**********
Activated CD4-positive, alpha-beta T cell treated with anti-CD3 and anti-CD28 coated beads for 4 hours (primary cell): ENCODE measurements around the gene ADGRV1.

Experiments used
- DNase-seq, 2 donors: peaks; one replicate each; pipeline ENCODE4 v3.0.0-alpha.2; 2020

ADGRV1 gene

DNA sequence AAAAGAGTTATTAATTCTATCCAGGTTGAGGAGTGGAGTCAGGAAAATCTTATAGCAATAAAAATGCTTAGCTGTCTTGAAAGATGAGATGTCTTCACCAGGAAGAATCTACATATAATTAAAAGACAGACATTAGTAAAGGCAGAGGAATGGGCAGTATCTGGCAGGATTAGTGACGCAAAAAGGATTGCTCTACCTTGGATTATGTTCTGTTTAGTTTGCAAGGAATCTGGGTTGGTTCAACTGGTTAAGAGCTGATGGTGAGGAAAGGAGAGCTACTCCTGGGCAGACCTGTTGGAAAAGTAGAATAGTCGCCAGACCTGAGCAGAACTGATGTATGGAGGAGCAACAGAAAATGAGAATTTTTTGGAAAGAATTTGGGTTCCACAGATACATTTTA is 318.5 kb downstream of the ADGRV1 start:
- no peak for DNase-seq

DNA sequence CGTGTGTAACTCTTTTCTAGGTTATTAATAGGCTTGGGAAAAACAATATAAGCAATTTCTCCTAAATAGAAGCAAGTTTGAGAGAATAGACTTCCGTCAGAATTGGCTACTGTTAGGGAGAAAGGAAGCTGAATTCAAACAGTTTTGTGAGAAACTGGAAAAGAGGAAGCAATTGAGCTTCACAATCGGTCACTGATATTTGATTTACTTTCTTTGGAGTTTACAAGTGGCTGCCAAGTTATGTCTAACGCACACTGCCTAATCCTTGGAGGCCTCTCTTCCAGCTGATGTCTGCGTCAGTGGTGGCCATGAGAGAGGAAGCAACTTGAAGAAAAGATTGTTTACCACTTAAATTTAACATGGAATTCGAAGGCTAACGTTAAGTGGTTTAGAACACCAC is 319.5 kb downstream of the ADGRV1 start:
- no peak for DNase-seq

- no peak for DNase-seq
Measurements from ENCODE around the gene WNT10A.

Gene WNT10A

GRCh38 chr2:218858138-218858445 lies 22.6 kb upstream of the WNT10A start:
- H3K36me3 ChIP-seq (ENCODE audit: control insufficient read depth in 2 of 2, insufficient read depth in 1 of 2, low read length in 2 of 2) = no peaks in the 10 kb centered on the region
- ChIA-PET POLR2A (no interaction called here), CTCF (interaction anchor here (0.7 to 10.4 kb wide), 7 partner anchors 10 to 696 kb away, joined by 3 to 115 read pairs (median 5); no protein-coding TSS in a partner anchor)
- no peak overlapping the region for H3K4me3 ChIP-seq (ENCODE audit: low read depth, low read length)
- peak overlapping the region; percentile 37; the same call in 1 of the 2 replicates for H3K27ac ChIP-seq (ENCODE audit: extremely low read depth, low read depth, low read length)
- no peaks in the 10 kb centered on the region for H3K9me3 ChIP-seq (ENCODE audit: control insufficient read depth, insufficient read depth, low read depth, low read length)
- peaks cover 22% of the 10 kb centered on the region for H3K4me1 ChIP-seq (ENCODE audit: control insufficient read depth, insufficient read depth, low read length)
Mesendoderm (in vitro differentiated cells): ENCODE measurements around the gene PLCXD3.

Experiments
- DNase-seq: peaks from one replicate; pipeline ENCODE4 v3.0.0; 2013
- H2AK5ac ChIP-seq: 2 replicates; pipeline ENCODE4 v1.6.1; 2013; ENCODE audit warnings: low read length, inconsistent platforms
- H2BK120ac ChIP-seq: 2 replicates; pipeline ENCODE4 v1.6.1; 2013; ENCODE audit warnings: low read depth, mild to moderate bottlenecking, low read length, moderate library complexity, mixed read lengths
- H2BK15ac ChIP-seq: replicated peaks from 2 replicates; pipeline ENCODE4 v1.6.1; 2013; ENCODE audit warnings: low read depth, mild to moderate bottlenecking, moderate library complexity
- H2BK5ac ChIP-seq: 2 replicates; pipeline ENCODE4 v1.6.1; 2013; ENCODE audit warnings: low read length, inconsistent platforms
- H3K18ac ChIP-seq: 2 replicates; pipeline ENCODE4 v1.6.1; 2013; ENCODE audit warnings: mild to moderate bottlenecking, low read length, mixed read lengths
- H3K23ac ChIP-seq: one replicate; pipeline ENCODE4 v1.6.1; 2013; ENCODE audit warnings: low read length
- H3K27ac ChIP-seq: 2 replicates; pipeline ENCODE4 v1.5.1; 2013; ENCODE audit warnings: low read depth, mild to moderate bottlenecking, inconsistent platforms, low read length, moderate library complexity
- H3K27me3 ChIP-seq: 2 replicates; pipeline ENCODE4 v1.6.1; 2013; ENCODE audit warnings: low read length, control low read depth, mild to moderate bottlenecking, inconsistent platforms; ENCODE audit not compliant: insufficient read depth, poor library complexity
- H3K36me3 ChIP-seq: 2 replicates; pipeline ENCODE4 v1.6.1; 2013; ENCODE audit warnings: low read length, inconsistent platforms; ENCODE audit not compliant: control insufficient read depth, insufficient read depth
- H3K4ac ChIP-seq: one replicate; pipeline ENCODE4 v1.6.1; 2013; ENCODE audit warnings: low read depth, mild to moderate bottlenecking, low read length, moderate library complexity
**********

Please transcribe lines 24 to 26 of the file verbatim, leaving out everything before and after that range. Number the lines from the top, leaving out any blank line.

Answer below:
- H2BK15ac ChIP-seq: replicated peaks from 2 replicates; pipeline ENCODE4 v1.6.1; 2013; ENCODE audit warnings: low read depth, mild to moderate bottlenecking, moderate library complexity
- H2BK5ac ChIP-seq: 2 replicates; pipeline ENCODE4 v1.6.1; 2013; ENCODE audit warnings: low read length, inconsistent platforms
- H3K18ac ChIP-seq: 2 replicates; pipeline ENCODE4 v1.6.1; 2013; ENCODE audit warnings: mild to moderate bottlenecking, low read length, mixed read lengths